The Sikh Caucus

By Anju Kaur | March 21, 2013

A congressional Sikh caucus will consist of like-minded members of Congress who understand the unique concerns of the Sikh community, sources in this report said. Sikh individuals and advocacy groups will have a platform to disseminate information on Sikh issues to members of Congress, which may affect policy and legislation. 
Congresswoman Judy Chu (D-Pasadena, California) will be the chairwoman of the Sikh Caucus, and is the only potential member at this time. Chu also is the chairwoman of the Congressional Asian Pacific American Caucus.
The effort to form a Sikh Caucus was spearheaded by Pritpal Singh, coordinator of the American Gurdwara Parbandhak Committee, and Harpreet Singh Sandhu, a political activist. Both are from California.
The caucus would “raise the voice of Sikhs and their concerns,” Harpreet Singh said, by phone.
Many Sikhs were invited to come to Washington for the original launch set for March 14. They and three Sikh advocacy groups - the Sikh Coalition, United Sikhs and the Sikh American Legal Defense and Education Fund – and a non-Sikh advocacy group, South Asian Americans Leading Together, were informed of the event a week earlier. 
In the days leading to the original launch date, Chu met with Harpreet Singh, Pritpal Singh, representatives from the three Sikh advocacy groups, and SAALT, to discuss the caucus. The launch was suddenly cancelled two day before the event.
Pritipal Singh did not return several requests for comment.
Chu’s office also declined to comment on any aspect of the caucus. Until it is announced, “it’s just speculation,” said Dan Lindner, spokesman. But he offered that the launch was only postponed and is expected to happen in the next few weeks.
“There were people there who had concerns,” Harpreet Singh told SikhNN. He declined to elaborate further because the issues were “internal concerns,” he said. He is working to “alleviate those concerns” in the next few weeks.
“Our understanding is that Rep. Chu's office is working to build support for a Caucus that would focus on Sikh issues and that her office would like to launch it with a strong base of Congressional support,” said Amardeep Singh, program director for the Sikh Coalition, by email. “To that end, she has enlisted our help and that of other Sikhs and Sikh organizations.”
“It seemed like there was a shortage of information on who would join (the caucus), and would it be a proper launch?” said Jasjit Singh, executive director of SALDEF, by phone. “We should launch something much better and much bigger.”
“The launch of the Sikh Caucus has been delayed due to lack of support from some quarters,” said Manmeet Singh, staff attorney for United Sikhs. “However, we are confident that good sense will prevail and the Sikh Caucus will take birth soon with the support of all national Sikh organizations.”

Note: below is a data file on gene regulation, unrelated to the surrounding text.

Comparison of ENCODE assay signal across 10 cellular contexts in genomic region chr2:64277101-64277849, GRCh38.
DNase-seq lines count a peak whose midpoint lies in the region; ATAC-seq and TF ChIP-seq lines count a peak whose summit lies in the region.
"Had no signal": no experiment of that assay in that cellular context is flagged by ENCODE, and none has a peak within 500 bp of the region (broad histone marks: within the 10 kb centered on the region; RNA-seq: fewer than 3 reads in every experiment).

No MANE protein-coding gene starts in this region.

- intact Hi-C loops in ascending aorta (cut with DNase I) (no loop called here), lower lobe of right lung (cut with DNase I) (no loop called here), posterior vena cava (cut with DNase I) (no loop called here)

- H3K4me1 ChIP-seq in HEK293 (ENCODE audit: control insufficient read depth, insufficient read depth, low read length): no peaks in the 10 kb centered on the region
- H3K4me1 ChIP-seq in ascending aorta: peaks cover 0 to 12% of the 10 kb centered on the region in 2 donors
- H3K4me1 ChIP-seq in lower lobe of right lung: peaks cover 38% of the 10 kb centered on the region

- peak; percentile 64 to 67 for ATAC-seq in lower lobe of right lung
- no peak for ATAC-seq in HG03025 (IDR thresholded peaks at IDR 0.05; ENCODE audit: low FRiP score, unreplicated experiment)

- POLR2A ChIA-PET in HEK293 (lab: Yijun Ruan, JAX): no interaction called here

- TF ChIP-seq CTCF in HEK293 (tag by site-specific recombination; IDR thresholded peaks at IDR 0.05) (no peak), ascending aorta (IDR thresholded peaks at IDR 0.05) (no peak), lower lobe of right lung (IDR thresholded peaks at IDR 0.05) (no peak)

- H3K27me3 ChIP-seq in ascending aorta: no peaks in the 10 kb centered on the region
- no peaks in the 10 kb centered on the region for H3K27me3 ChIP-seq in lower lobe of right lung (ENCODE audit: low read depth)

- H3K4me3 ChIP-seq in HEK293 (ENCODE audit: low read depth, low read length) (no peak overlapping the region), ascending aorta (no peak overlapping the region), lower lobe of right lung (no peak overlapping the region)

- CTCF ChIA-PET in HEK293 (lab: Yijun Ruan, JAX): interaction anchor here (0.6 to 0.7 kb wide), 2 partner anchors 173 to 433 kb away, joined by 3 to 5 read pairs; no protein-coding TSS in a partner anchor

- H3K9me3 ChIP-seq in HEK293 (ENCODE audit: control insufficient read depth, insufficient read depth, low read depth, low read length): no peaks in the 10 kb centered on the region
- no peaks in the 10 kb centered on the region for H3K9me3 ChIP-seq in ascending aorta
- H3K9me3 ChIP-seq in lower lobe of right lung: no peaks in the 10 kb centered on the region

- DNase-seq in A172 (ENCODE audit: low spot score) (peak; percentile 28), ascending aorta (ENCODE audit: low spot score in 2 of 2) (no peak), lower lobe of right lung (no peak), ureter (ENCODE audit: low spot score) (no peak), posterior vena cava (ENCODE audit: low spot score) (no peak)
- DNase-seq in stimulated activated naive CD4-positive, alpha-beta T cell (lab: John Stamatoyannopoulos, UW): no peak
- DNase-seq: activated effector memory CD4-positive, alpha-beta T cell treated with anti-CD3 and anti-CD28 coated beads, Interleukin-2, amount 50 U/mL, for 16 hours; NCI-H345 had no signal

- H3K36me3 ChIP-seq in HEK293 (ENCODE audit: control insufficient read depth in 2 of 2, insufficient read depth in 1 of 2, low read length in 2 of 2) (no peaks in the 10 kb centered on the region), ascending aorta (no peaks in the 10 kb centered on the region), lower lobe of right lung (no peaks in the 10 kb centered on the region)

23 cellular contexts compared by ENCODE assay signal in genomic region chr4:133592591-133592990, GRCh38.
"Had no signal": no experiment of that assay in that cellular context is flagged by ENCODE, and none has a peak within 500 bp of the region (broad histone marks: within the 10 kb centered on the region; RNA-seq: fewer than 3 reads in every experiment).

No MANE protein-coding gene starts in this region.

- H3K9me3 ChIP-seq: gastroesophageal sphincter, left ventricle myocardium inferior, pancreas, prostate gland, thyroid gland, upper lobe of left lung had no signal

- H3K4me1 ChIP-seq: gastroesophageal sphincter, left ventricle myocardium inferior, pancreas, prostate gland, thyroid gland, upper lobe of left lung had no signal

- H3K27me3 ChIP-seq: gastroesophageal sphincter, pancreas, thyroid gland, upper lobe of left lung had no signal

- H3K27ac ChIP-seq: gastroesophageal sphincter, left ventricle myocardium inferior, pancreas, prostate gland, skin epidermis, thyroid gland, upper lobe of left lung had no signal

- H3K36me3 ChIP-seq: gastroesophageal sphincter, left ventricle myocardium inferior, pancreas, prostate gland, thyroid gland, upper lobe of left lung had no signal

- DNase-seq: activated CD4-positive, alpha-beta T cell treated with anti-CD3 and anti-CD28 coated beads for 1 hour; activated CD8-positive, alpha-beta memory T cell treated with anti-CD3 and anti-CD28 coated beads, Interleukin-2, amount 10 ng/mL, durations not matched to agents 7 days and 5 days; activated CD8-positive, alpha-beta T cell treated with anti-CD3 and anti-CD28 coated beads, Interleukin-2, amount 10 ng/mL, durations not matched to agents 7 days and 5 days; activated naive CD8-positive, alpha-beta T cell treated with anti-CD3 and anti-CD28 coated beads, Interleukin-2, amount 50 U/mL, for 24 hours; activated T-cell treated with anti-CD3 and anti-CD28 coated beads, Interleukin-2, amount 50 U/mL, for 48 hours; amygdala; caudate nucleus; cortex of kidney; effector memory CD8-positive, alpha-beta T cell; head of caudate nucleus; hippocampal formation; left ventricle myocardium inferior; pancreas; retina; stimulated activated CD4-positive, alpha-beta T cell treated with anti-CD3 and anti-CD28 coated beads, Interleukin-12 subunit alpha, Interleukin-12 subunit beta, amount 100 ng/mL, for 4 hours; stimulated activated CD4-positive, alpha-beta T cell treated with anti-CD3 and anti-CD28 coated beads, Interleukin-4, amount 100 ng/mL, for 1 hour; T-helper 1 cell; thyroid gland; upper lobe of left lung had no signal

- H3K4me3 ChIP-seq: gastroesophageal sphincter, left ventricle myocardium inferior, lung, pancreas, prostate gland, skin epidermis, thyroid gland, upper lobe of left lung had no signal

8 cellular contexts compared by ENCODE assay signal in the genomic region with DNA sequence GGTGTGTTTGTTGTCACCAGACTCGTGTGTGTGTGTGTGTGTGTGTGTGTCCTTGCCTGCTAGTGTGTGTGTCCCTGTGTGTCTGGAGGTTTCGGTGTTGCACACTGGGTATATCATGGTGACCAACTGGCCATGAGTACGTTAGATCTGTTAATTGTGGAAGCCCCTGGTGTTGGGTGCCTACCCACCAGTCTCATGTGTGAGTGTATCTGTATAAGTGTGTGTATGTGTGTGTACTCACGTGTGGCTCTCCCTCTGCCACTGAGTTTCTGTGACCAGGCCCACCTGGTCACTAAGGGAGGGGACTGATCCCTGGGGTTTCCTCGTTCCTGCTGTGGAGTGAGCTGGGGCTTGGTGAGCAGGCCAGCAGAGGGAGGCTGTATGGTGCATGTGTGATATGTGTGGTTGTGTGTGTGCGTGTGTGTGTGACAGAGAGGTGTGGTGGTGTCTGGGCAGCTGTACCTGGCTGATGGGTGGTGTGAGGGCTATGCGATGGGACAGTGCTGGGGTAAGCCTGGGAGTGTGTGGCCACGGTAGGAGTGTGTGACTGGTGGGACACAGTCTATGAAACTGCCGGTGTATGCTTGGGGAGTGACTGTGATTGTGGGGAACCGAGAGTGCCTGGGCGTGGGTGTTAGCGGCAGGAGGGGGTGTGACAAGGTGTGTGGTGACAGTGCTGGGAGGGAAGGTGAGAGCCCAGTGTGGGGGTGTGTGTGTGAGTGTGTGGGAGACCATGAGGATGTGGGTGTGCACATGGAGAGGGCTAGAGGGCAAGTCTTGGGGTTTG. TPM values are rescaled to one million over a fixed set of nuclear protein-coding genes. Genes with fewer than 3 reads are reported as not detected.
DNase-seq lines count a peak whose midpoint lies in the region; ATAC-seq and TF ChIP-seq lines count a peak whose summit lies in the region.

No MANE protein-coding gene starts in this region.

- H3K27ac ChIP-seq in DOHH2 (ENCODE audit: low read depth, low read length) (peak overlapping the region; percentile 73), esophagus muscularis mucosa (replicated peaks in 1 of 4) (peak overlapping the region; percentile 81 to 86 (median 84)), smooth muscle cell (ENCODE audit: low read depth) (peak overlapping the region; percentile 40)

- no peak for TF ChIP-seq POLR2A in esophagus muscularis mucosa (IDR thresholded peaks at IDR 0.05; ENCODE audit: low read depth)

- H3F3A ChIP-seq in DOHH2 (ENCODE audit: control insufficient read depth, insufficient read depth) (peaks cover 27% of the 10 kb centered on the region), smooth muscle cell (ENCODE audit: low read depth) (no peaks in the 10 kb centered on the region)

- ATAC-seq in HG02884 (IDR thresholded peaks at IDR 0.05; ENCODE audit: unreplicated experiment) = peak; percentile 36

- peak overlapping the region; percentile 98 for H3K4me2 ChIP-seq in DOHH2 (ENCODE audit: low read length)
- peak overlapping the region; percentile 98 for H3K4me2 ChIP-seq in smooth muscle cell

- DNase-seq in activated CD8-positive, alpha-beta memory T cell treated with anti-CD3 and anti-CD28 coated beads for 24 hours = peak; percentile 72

Congressional support for the caucus may have been the biggest concern before the meeting, but additional concerns arose among some when a SAALT representative showed up to the meeting.
“I don’t have any information to share” about the caucus, said Deepa Iyer, executive director of SAALT, by email. She also declined to comment on her input at the meeting.
“What I've consistently heard and seen is SAALT saying they will “take the lead of their Sikh American partners,"” Amardeep Singh said. “Yes, we don't need any organization or individual from any community to make a caucus successful, but it does not hurt to have longstanding, influential friends who are supportive.” 
“We are not aware of how SAALT got involved,” Jasjit Singh said. There is a concern about “perception - how it looks… Sikh organizations should be running the show, but they (SAALT) have been deferential to our Sikh organizations.”
“We want many (Congress members) to join the caucus, and will reach out to all our friends… to request their help,” he added. “In that regard they (SAALT) actually could be helpful” in making connections. 
“It is imperative that the caucus' formative role be limited to national Sikh organizations,” Manmeet Singh said. “These are the organizations that have sound knowledge of Sikh affairs. They work with the community at the grassroots level and are in the best position to work on the formation of the Sikh Caucus. 
“Sikh issues are very sensitive and community specific,” he added. “Hence the foundation stone of the Sikh Caucus cannot be compromised with considerations that a non-Sikh organization may have, due to such organization's remit to include the competing and conflicting interests of other communities.”
According to the Committee on House Administration’s Web site, members of Congress form Congressional Member Organizations, more commonly known as caucuses, to pursue common legislative objectives. They register their caucus with the committee and pay for it from their personal funds. Members of both the House and Senate can participate in a caucus.
The Sikh Caucus is a way for Congress members to show solidarity with the Sikh community, sources said. Those with a large Sikh constituency are more likely to join the caucus, while those with conflicting interests will not.
“This is history in the making,” Manmeet Singh added. “The Sikh Caucus will be one of the best forums to put forth, and deal with Sikh-specific issues at the national level.”